Though the allure of staining the whites of your eyeballs with permanent ink is tempting, Washington State wants to make this illegal, at least in the “eyes” of the law.
Representative Tharinger of the 24th Legislative District of Washington hopes to make eyeball tattoos a thing of the past. Though not too many people engage in this rebellious act of body art, the few who have gotten scleral tattoos have made national headlines because of infections and worse.
Scleral tattooing is the act of tattooing the whites of an individual’s eyes. It might not sound appealing to most, but some people like the thought of transforming the whites of their eyes, either with patterns or washes of color. Though this process avoids the cornea, instead only tattooing the outer layer of the eyeball, there is still significant damage that could occur.
According to Tharinger, he is not sure how many people get scleral tattoos each year, but he was horrified at the potential dangers of the procedure.
“Even professionals, physicians, optometrists and ophthalmologists say this is such a delicate membrane that it is very easy, if you are injecting fluid or coloring there, to do damage to your eye,” notes Tharinger. “It’s just too risky, the professionals think, so that’s the concern that some person on an impulse, might want to turn their eyes bright purple, and in the end they may lose their eyesight.”
After a number of optometrist representatives reached out to lawmakers, Tharinger threw his support behind a bill that bans scleral tattooing as a whole.
Should Tharinger’s bill get approved, tattoo artists could be charged more than $10,000 if they perform a scleral tattoo.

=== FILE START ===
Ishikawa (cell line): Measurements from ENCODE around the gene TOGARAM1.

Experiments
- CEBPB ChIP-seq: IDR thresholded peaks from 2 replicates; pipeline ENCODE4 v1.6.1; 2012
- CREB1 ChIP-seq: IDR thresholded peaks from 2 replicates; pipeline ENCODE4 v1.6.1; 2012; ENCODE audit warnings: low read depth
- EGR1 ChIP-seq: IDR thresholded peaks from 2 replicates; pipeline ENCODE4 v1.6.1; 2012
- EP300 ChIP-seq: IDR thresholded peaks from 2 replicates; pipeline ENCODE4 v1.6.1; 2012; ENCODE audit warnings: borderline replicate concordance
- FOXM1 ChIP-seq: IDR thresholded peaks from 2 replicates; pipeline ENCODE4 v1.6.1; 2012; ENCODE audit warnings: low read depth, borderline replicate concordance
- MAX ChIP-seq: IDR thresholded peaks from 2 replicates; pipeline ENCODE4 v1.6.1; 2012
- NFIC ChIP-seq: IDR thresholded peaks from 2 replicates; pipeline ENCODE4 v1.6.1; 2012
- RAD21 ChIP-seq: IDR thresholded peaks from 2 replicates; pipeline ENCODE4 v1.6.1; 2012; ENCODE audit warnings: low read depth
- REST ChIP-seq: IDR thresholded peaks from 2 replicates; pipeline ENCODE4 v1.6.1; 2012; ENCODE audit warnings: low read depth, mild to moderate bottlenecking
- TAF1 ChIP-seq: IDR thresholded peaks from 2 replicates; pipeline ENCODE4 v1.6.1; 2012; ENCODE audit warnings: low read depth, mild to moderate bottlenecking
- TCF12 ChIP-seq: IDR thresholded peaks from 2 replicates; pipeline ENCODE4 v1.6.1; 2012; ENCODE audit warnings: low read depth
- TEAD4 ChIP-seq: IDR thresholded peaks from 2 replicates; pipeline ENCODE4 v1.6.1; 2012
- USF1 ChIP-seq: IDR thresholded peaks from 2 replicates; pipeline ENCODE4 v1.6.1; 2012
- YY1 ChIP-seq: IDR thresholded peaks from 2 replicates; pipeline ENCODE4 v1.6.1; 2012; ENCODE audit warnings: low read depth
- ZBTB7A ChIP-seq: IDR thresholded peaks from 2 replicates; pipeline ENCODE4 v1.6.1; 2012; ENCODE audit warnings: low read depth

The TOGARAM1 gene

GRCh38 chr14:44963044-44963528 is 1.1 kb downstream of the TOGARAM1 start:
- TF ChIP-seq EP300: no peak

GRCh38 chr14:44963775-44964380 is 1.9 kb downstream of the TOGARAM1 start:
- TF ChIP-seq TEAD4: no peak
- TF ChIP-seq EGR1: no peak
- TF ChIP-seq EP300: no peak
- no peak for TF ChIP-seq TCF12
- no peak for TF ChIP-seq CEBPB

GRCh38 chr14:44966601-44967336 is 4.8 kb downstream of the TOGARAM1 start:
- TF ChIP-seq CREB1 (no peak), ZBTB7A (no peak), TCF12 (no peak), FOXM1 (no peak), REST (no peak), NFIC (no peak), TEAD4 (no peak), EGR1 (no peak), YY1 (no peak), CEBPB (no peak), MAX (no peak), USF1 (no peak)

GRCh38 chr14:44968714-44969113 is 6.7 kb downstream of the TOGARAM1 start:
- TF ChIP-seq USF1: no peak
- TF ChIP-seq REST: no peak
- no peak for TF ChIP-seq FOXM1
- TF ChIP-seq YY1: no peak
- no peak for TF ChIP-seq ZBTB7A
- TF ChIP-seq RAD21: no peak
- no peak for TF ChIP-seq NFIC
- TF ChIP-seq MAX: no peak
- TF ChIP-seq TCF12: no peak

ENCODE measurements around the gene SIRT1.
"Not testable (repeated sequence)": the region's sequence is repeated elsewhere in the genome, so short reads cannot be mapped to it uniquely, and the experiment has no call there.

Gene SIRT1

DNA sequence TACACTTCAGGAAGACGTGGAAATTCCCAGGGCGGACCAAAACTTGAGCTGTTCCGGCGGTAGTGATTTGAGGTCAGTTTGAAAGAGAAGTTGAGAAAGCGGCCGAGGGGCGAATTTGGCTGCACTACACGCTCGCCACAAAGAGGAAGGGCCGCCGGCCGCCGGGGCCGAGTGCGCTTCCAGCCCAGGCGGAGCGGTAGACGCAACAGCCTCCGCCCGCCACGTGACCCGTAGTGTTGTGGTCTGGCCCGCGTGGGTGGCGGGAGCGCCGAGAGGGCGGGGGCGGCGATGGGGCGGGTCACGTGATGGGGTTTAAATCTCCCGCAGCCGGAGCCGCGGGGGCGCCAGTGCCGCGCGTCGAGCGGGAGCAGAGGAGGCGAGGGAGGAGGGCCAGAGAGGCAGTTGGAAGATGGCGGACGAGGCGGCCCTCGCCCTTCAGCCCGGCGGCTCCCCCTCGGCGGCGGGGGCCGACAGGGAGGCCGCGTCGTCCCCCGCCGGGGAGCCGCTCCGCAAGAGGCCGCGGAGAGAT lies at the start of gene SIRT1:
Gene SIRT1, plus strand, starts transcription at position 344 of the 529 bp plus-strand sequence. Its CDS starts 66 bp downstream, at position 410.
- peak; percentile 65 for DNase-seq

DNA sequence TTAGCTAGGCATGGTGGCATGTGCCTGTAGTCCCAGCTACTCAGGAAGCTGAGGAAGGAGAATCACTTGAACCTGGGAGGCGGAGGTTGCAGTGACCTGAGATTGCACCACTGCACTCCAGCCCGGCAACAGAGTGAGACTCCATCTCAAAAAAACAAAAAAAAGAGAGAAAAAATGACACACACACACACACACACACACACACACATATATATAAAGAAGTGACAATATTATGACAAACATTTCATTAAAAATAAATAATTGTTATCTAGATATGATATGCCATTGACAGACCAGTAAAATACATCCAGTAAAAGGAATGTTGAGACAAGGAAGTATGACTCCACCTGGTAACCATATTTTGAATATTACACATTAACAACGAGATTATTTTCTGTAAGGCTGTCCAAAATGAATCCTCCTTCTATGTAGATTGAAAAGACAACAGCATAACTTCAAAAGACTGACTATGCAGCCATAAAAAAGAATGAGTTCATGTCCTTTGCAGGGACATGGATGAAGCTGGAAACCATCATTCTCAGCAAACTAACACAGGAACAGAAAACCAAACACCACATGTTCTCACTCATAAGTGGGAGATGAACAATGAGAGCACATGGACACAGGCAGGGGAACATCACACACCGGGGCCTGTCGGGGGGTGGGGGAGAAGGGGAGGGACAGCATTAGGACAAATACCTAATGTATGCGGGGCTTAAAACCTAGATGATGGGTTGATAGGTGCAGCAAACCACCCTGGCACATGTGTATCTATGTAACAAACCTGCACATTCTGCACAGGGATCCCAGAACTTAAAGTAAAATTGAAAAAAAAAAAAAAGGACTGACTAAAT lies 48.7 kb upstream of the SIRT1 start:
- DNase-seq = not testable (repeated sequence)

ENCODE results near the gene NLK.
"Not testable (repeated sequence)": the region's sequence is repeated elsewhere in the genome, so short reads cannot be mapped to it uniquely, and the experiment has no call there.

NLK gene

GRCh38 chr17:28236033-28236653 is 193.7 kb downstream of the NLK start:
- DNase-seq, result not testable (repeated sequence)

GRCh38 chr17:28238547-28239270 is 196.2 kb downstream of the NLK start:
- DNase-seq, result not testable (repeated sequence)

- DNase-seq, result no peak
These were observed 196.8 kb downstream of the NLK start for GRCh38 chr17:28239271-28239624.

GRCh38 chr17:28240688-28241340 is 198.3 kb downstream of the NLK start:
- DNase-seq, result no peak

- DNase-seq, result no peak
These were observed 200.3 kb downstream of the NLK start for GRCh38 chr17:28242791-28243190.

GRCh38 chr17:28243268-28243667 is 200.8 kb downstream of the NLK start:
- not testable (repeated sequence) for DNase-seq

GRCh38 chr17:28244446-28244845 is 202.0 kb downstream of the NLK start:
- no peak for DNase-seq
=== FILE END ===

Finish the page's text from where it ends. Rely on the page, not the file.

So if you’re planning on tattooing your eyeballs, you might want to get it done sooner than later. Otherwise, your favorite tattoo shop might be slapped with a serious fine or even serve jail time. Even though police body cams have reduced the use of force by 60%, these handy tools can also record any wrongdoings performed in your local shop.
An estimated 45 million Americans have one tattoo or more, but the numbers are out on how many individuals have gotten scleral tattoos in the United States.
Seattle tattoo artist of 35 years, James Hillary, has never had a customer ask about scleral tattoos.
“I don’t see it all in line with tattooing; it’s such an outlier,” he said. “I attend large, international tattoo conventions where you have people from all over the world exhibiting their tattooing and practicing their tattooing, and I have never seen this phenomenon.”
Though rare, this kind of bill could pave the way for safer health practices among individuals who have considered getting this tattoo in the past. The board is expected to vote on Feb. 22.